Interview with ETNOLIGA founder

‘Etnoliga’ Intercultural football project (by “Fundacja dla Wolności” („Foundation for Freedom”)

Summary

As part of the ‘Living solidarity Alliance’ project, we had the opportunity to interview Krzysztof Jarymowicz, who is the co-founder of the Foundation ‘Fundacja dla Wolności’ and the coordinator of the ‘Etnoliga’ project. 

The aim of this project is to integrate people of various origins who currently live in Poland and to act against forms of discrimination and racism in local communities. ‘Etnoliga’ is about playing football together and organizing tournaments and championships. Anyone is welcome to join teams that bring together people of any gender or nationality. An important aspect of this initiative is team diversity. 

In our conversation, Krzysztof emphasized that sport is the most egalitarian and universal form of activity and a language that can cross borders and cultural barriers. Football as a team sport plays an integrating role between the participants, while promoting both a healthy lifestyle and the principles of honesty and fair play among players. The organization’s activities are also aimed at raising awareness and prevention of racist attacks that can be observed on the fields during professional sport events worldwide. Krzysztof has developed his charity work and initiatives over the years, and when asked about his motivation, he explained that he was motivated by his curiosity about the world and other people who come from different countries and cultures.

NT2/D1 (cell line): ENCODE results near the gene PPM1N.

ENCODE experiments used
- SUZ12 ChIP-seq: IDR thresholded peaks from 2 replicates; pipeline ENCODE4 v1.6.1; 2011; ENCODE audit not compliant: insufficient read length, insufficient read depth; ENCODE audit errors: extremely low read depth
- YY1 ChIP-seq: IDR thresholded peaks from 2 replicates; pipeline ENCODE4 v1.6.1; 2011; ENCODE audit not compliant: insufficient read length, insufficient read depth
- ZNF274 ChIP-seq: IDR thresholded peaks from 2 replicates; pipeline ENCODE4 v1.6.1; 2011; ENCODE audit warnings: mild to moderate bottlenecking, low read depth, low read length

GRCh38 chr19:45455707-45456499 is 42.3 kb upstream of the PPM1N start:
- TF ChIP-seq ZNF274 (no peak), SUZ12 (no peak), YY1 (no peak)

Solidarity is a willingness to put yourself in the shoes of other people and act on their behalf. Many activities in our lives concern our own goals and the good of our family. Solidarity, on the other hand, means a willingness to get involved in matters affecting a wider group of people. As long as the conditions and possibilities allow, it is worth acting for the benefit of other people, who are often very different from us. At the same time, we can discover that we are united by common good and goals.

A short video about Etnoliga: https://www.fundacjadlawolnosci.org/wp-content/uploads/2020/11/UEFA-Grassroots-Awards-2020-Poland-v5_Subs.mp4?_=1